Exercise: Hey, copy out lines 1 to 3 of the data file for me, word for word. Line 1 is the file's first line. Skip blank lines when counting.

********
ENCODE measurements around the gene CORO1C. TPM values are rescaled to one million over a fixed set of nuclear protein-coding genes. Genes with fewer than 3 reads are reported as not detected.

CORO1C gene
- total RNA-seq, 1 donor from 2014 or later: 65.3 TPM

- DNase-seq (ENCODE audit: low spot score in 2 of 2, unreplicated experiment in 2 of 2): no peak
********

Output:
ENCODE measurements around the gene CORO1C. TPM values are rescaled to one million over a fixed set of nuclear protein-coding genes. Genes with fewer than 3 reads are reported as not detected.

CORO1C gene
- total RNA-seq, 1 donor from 2014 or later: 65.3 TPM